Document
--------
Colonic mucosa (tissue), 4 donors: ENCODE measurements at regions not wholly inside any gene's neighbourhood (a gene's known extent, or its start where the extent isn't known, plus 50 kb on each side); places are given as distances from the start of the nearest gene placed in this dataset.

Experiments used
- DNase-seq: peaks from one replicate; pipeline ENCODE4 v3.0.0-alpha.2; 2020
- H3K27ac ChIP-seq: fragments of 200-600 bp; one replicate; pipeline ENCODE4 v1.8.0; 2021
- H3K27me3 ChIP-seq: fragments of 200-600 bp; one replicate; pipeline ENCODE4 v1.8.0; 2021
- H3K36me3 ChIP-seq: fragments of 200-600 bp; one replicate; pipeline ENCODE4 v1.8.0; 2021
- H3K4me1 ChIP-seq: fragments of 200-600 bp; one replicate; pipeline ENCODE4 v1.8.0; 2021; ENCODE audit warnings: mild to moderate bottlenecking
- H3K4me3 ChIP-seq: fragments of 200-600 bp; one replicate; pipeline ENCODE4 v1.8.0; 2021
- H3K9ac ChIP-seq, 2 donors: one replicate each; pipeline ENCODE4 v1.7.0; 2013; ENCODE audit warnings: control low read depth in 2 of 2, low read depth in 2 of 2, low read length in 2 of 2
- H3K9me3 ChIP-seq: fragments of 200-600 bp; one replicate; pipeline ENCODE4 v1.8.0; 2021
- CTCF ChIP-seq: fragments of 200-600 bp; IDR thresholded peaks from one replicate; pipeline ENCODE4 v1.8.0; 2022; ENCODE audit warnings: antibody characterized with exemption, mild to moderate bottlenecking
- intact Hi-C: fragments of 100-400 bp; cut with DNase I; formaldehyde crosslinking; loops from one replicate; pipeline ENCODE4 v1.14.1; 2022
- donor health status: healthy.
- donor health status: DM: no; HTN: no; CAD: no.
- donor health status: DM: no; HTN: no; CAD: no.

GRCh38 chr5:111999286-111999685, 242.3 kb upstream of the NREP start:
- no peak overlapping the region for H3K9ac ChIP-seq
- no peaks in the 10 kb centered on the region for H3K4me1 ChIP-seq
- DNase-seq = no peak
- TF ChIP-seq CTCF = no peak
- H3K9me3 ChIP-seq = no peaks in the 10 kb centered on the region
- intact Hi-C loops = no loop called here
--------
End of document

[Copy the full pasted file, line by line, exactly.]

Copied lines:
Colonic mucosa (tissue), 4 donors: ENCODE measurements at regions not wholly inside any gene's neighbourhood (a gene's known extent, or its start where the extent isn't known, plus 50 kb on each side); places are given as distances from the start of the nearest gene placed in this dataset.

Experiments used
- DNase-seq: peaks from one replicate; pipeline ENCODE4 v3.0.0-alpha.2; 2020
- H3K27ac ChIP-seq: fragments of 200-600 bp; one replicate; pipeline ENCODE4 v1.8.0; 2021
- H3K27me3 ChIP-seq: fragments of 200-600 bp; one replicate; pipeline ENCODE4 v1.8.0; 2021
- H3K36me3 ChIP-seq: fragments of 200-600 bp; one replicate; pipeline ENCODE4 v1.8.0; 2021
- H3K4me1 ChIP-seq: fragments of 200-600 bp; one replicate; pipeline ENCODE4 v1.8.0; 2021; ENCODE audit warnings: mild to moderate bottlenecking
- H3K4me3 ChIP-seq: fragments of 200-600 bp; one replicate; pipeline ENCODE4 v1.8.0; 2021
- H3K9ac ChIP-seq, 2 donors: one replicate each; pipeline ENCODE4 v1.7.0; 2013; ENCODE audit warnings: control low read depth in 2 of 2, low read depth in 2 of 2, low read length in 2 of 2
- H3K9me3 ChIP-seq: fragments of 200-600 bp; one replicate; pipeline ENCODE4 v1.8.0; 2021
- CTCF ChIP-seq: fragments of 200-600 bp; IDR thresholded peaks from one replicate; pipeline ENCODE4 v1.8.0; 2022; ENCODE audit warnings: antibody characterized with exemption, mild to moderate bottlenecking
- intact Hi-C: fragments of 100-400 bp; cut with DNase I; formaldehyde crosslinking; loops from one replicate; pipeline ENCODE4 v1.14.1; 2022
- donor health status: healthy.
- donor health status: DM: no; HTN: no; CAD: no.
- donor health status: DM: no; HTN: no; CAD: no.

GRCh38 chr5:111999286-111999685, 242.3 kb upstream of the NREP start:
- no peak overlapping the region for H3K9ac ChIP-seq
- no peaks in the 10 kb centered on the region for H3K4me1 ChIP-seq
- DNase-seq = no peak
- TF ChIP-seq CTCF = no peak
- H3K9me3 ChIP-seq = no peaks in the 10 kb centered on the region
- intact Hi-C loops = no loop called here